Although the Ebersole case involved a collision between two vehicles - an automobile and a bicycle - the same principles are applicable in pedestrian-vehicle accident cases. Cf: Finnin v. Neubert, supra, a case quite similar on its facts and in the questions presented on the present appeal.

Reviewing the present record in the light of these authorities, it is clear that appellants' evidence - considered in the light most favorable to them - was so legally insufficient as to preclude its submission to the jury for a determination of appellee's responsibility for this accident. Appellants failed to establish a prima facie case by their failure to shed any light on the crucial issue of the case, i.e. the physical location of the minor child in relation to the highway at the time he was struck by appellee's automobile. There would be sound reason for sending this case to the jury if it had been shown that the boy was struck while alongside the road, or in the ditch, or even in the road itself if it were also proven that appellee, had he been reasonably alert, would have been able to avoid hitting him. But this is not the case. Appellants have merely offered evidence tending to place the boy on the school grounds at an unascertained distance from the highway before the accident. There is, moreover, a complete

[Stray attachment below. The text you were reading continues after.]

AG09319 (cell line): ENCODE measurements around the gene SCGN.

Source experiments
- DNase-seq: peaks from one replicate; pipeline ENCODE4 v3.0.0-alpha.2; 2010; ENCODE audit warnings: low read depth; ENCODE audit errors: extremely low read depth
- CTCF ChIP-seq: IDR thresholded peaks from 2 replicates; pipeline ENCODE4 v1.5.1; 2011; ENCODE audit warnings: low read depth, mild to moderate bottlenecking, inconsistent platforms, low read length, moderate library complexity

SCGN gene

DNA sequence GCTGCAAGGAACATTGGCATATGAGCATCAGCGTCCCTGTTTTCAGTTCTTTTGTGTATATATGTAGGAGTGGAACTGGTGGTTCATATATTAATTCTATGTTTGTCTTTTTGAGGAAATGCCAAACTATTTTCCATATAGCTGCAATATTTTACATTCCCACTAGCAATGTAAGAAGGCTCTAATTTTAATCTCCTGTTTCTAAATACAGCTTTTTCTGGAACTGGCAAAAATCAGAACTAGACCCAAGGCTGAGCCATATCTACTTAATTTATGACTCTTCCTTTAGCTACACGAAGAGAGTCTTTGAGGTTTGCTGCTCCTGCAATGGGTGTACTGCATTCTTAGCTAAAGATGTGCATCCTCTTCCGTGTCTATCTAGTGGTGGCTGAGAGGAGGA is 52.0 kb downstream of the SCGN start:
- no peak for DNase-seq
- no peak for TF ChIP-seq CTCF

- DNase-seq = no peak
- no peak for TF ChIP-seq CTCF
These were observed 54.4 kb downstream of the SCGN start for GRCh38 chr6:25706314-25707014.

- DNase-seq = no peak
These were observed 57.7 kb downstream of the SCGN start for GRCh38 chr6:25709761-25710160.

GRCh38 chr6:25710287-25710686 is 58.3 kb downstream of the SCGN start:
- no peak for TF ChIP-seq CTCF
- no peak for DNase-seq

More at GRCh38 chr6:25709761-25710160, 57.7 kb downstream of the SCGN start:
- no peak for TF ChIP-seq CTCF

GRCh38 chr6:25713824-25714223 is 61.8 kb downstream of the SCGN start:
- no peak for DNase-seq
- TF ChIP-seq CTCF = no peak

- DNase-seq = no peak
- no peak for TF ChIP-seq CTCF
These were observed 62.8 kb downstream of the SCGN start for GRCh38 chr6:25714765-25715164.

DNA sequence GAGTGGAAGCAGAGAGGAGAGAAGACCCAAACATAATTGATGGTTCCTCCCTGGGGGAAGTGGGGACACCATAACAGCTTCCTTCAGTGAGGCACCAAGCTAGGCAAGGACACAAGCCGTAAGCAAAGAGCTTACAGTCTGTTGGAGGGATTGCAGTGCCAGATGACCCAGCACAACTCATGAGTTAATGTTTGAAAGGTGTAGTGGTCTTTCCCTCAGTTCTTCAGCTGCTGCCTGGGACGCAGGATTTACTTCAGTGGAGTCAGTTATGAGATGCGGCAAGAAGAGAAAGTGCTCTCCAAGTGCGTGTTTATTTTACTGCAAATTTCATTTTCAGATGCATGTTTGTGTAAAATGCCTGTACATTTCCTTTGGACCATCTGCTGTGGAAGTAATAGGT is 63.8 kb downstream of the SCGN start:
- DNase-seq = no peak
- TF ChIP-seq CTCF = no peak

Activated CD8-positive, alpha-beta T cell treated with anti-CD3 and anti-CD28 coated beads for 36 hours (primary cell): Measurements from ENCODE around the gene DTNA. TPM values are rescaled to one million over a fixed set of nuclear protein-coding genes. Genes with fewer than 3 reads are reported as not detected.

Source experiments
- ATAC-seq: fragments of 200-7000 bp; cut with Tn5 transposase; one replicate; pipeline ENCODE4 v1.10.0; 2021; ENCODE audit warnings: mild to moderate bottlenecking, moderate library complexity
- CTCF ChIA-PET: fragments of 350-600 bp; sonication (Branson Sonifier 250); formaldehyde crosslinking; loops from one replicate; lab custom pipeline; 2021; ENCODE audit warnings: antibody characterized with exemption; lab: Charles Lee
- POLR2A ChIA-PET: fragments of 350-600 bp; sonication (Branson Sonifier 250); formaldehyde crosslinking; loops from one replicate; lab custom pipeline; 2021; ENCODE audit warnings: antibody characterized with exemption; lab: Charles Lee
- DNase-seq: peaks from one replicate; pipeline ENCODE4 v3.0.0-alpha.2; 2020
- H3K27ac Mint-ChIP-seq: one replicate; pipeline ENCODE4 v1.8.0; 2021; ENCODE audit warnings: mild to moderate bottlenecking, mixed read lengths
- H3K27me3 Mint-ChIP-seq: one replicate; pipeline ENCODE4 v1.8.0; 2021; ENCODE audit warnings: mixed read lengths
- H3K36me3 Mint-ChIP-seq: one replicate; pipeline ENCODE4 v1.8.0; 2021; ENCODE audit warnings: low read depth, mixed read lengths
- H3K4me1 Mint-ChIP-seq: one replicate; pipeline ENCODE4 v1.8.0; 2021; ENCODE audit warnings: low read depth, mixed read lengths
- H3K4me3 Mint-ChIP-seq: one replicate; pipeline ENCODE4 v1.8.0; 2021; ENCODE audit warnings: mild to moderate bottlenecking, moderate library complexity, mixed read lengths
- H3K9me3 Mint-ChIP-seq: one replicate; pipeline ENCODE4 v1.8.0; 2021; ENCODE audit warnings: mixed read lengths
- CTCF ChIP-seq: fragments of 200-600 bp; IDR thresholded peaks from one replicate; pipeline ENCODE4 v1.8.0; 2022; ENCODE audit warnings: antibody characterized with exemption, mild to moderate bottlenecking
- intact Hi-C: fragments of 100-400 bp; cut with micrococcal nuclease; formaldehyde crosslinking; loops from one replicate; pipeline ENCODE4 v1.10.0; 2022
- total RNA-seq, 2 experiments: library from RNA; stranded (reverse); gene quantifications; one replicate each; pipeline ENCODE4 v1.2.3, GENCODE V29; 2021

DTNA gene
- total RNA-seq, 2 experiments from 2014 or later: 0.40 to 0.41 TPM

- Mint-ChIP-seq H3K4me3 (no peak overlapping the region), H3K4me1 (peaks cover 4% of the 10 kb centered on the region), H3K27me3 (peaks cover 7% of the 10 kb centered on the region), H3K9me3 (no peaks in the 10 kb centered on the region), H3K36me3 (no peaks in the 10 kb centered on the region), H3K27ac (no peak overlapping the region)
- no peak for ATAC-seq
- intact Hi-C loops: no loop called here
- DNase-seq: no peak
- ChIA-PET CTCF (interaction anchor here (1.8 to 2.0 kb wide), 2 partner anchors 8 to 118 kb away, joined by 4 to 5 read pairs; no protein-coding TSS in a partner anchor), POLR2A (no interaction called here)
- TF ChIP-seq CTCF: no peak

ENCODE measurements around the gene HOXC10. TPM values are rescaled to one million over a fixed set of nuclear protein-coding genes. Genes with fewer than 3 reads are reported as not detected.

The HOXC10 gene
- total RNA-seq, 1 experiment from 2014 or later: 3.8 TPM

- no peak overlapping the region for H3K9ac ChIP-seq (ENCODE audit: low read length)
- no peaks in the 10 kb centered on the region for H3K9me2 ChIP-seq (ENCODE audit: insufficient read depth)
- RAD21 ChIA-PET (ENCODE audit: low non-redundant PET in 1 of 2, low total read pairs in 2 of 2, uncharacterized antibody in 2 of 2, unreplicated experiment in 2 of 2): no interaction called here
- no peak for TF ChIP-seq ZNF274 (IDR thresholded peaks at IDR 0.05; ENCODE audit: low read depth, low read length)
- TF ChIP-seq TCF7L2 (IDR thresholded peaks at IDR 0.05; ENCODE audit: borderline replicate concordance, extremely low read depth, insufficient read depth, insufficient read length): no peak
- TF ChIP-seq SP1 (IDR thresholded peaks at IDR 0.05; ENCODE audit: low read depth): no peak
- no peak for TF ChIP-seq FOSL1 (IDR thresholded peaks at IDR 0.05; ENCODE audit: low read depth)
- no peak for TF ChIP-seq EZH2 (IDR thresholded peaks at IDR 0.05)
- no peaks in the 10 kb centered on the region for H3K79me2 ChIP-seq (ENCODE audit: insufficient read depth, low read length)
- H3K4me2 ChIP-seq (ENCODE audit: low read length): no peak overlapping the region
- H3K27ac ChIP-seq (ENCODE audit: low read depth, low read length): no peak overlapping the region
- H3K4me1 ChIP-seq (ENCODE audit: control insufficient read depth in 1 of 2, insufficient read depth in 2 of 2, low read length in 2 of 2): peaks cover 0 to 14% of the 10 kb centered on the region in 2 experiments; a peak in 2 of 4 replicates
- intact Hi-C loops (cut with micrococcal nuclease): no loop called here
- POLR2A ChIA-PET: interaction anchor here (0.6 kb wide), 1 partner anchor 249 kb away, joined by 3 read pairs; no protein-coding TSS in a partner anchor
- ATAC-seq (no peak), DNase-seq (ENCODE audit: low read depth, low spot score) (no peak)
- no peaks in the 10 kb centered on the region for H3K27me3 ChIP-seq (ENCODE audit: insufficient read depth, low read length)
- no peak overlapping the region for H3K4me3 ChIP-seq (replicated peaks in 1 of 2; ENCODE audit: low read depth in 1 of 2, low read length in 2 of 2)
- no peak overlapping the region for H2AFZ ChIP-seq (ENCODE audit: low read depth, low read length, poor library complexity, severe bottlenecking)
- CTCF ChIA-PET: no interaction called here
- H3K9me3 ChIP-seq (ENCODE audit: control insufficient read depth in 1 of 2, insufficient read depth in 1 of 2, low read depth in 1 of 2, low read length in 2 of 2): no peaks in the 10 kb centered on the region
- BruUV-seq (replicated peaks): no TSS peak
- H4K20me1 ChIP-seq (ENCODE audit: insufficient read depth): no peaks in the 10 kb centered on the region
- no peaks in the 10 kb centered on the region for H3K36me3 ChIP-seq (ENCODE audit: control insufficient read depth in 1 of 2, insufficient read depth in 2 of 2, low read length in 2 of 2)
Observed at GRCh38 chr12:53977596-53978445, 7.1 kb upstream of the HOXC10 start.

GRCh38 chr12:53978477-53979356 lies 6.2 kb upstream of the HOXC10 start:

[ 389 Pa. Page 193]

    speed must be shown in a more definite and positive manner.